Dawn was… OK. It did, eventually, get my fleece clean and the lanolin out – and the fleeces I’m working with are extremely clean to begin with. I did two scours, and then four rinses just to get all the suds out. I was hyper aware that the water would suds up, and even barely moving the locks in the water at all produced quite a bit of sudsing that I found cumbersome to rinse. I can see how using Dawn for smaller amounts of fleece would be a reasonable thing to do for processing a few pounds a year – but I’m looking at twenty plus pounds this year alone, and that amount of rinsing wasn’t going to be practical for me.

I also looked at just how much Dawn I had to use on the small amount of fibre I was processing – it came out to a little shy of a full cup at 50C degree water and about two 10L washes. Taking that into account, it wasn’t really cheaper than any of the other options. It wouldn’t take long to go through a whole lot of Dawn.

7.5 lbs of Orvus Paste

So, scrapping the Dawn, and not being able to acquire Power Scour at a reasonable price point with the shipping, time to find my next soap.

Kookaburra seemed like the next option, but again, with shipping and even fewer sellers than Unicorn, that ruled that out almost immediately.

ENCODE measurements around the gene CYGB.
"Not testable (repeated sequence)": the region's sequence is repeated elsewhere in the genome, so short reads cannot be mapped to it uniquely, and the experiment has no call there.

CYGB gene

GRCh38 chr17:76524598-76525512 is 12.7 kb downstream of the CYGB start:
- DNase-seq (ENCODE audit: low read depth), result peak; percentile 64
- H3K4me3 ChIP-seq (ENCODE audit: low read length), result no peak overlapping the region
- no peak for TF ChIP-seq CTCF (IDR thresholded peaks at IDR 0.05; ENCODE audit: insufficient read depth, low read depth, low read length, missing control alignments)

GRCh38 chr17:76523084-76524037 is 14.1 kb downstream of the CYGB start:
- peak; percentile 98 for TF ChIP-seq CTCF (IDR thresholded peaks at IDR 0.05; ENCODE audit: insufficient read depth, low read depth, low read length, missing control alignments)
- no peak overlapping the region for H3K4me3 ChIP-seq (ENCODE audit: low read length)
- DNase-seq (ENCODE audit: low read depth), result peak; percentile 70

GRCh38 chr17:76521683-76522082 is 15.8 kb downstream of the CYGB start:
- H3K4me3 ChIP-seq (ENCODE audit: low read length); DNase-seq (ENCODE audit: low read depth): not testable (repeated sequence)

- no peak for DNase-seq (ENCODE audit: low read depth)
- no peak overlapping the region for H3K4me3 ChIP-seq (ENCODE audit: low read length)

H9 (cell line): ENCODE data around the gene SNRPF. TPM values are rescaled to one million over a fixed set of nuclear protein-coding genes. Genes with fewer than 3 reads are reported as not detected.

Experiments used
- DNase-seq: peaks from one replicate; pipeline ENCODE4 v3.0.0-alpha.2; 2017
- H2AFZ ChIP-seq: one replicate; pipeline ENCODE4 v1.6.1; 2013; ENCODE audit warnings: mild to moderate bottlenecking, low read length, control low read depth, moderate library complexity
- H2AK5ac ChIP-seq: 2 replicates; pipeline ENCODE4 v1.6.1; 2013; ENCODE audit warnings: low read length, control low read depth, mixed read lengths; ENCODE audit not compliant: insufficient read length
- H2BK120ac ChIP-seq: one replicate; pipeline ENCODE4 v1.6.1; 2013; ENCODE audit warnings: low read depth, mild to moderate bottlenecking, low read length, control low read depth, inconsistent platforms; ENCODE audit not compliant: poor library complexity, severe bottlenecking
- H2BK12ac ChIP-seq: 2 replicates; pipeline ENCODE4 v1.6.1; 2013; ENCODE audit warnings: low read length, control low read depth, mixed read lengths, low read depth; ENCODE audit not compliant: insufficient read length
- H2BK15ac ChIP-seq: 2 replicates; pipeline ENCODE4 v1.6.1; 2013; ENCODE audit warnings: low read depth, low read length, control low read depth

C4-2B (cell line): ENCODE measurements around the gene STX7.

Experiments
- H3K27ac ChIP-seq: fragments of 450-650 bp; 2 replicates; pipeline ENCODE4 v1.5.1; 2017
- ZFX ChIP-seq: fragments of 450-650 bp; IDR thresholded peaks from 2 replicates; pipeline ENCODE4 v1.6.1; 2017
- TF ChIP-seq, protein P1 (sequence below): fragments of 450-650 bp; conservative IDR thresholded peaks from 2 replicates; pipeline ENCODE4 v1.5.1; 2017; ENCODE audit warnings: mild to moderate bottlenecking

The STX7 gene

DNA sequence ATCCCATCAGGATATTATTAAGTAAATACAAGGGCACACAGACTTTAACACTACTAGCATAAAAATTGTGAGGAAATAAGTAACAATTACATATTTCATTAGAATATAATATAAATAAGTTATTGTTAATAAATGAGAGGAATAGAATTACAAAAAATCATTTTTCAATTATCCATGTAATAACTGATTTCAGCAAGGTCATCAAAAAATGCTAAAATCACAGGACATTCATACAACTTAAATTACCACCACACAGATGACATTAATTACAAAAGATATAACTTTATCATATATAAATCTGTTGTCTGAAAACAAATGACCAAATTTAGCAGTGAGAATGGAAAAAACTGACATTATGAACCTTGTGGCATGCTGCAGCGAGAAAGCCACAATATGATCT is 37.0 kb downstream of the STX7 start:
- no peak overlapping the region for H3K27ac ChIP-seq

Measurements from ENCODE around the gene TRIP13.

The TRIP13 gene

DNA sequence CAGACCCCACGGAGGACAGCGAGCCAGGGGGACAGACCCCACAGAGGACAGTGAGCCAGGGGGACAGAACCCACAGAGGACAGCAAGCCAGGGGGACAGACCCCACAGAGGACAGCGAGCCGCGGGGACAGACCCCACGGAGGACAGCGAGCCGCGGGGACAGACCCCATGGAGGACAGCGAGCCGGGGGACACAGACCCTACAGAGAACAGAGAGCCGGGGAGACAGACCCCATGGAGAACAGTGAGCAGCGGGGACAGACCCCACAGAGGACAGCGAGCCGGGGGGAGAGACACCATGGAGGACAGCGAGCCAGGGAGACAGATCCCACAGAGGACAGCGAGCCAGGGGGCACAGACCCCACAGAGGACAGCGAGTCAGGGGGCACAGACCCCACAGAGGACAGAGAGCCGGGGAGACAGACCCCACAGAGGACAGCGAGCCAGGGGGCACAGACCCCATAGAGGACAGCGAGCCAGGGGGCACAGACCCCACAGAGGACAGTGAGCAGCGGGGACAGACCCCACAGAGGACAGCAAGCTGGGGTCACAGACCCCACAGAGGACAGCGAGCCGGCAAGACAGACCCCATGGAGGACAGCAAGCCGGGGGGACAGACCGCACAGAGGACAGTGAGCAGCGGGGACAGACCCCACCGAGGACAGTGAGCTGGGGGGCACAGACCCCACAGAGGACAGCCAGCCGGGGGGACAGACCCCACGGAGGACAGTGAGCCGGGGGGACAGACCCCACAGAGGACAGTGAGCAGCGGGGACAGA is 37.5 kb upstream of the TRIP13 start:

Which leaves Orvus. Fortunately, I live in a province that has a lot of agriculture and ranching (a lot). I thought I’d be able to find some in the city (we have a few tack shops not far from me), but no, I’m a bit too urban for that. Fortunately, my mom the hero lives more rurally, and hit up a local farm shop on her way into the city. For less than $60, I got my hands on the most giant bottle of Orvus paste ever, which should last me not only the twenty or so pounds I have planned for this year, but will probably outlive me.

Despite the fact that Orvus Paste says “not for home use” in big bold letters, it is sold for cleaning handmade quilts, and says right on the bottle it’s a good wash for home delicates (mixed messages, much?). What Orvus Paste is actually sold for is for washing horses and cows down, so it’s good at cutting grease and the lanolin on raw wool.

Orvus does have a lathering agent (that’s the sodium lauryl sulfate it says right on the bottle), and it does suds up, but with minimal movement there are fewer, and less dense suds. The other bonus is, it doesn’t leave a scent on my wool like Dawn – when I pulled the second sample scour out with the Orvus, all I had left was a clean sheepy smell, which I love.

I did have to do less rinsing, and I definitely used less actual soap. I did two scours, for a total of 3 tbsp of paste, and then three rinses but I know I could have gotten away with two in all likelihood.